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EDUCATION

Why ETH Zurich has been ranked the ‘best university in continental Europe’

A new international survey of universities has ranked Zurich’s Eidgenössische Technische Hochschule (ETH) the highest in the world outside the US and the UK. How does this school excel?

Why ETH Zurich has been ranked the 'best university in continental Europe'
ETH's main hall. Photo by Zurich.ch

The Times Higher Education (THE) World University Rankings 2022 have placed ETH in the 15th place (out of 1,600 surveyed worldwide). The school dropped from the 14th-place ranking the previous year.

Universities in the United Kingdom and the United States hold all of the top rankings ahead of ETH Zurich.

But as the top 14 are not in continental Europe, this means ETH has the unofficial title of the of best in Europe.

What is ETH and what does it do?

It is a public research university focusing exclusively on science, technology, engineering, and mathematics

It has a “sister” school located in Lausanne, the École polytechnique fédérale de Lausanne (EPFL), which specialises in natural sciences and engineering. 

The EPFL ranked in the 40th place in the survey.

Why has ETH scored so high in the study?

“Our strategy is derived from our federal mandate to conduct fundamental research, train specialists and transfer new knowledge to the economy and society,” said ETH President Joël Mesot.

University ranking methodology is based on scores for high-​level indicators relating to teaching, research, international perspective, and collaboration with industry.

“ETH’s overall scores show improvement in teaching, research, and publication citations”, the university’s rankings expert Paul Cross said.

However, it dropped slightly in terms of industry income and international outlook.

“Competition is fierce at the top tier of the rankings”, Cross noted.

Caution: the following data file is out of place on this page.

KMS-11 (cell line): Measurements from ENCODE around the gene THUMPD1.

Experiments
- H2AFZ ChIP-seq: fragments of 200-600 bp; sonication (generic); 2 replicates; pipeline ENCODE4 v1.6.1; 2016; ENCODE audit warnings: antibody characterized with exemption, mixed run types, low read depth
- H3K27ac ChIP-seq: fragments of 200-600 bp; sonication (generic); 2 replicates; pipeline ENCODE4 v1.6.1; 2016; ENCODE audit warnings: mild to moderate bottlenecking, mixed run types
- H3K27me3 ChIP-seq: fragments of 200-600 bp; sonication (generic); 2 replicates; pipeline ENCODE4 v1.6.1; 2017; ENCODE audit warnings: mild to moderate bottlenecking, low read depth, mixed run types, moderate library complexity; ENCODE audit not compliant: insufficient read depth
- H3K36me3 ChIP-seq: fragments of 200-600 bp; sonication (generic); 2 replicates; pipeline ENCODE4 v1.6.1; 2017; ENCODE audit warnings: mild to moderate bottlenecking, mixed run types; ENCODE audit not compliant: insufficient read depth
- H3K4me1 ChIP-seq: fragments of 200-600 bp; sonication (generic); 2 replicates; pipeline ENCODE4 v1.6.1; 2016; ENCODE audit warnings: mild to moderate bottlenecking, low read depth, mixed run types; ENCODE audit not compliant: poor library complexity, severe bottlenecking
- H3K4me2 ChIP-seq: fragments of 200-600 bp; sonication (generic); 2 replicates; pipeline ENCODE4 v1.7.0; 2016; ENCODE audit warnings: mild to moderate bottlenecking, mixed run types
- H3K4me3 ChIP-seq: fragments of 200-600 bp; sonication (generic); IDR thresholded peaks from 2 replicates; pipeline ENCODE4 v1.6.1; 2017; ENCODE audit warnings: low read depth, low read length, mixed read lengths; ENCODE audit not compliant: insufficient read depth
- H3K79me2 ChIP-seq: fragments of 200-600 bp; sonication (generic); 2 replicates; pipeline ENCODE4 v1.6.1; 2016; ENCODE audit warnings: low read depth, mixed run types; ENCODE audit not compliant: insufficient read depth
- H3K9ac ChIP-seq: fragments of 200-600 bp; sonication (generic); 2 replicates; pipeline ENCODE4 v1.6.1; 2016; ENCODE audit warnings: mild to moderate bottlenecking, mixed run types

Here are some interesting facts about ETH:

  • It was founded in 1855 by the Swiss government to train engineers and scientists.
  • Today 18,000 students from over 100 different countries study at ETZ, 3,800 of whom are doctoral students.
  • So far, 21 Nobel Prizes have been awarded to researchers who have or had a connection with ETH Zurich.
  • While tuition in the top-ranking schools in the UK — Oxford and Cambridge — costs well over 10,000 francs each year, and in the in the US universities, such as Yale, Harvard, Stanford and Caltech, the annual tuition exceeds 50,000 a year, at ETH it is 1,460 francs.

In all, Switzerland is home to seven of the world’s top universities. Aside from ETH and EPFL, they are University of Zurich (75th place), University of Bern (101st), Universities of Basel and Geneva (103rd), University of Lausanne (176th).

Complete ranking can be seen here.

READ MORE: Why Switzerland leads the world in innovation (Partner content)

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EDUCATION

Why are the Swiss getting worse at speaking English?

Swiss command of the English language is continuing to decline, according to a worldwide report that ranks diff the ability of different nationalities to speak the language of Shakespeare. Here's how the Switzerland compares.

Why are the Swiss getting worse at speaking English?
Photo: Depositphotos

The report, released on Monday, shows that Switzerland has fallen to 19th on the global rankings, down from 15th in 2018 and 12th in 2017. 

One of the reasons for Switzerland sliding down the list may be that more and more countries are being included year after year, although this year’s points tally of 60.23 is lower than 2018’s 61.77.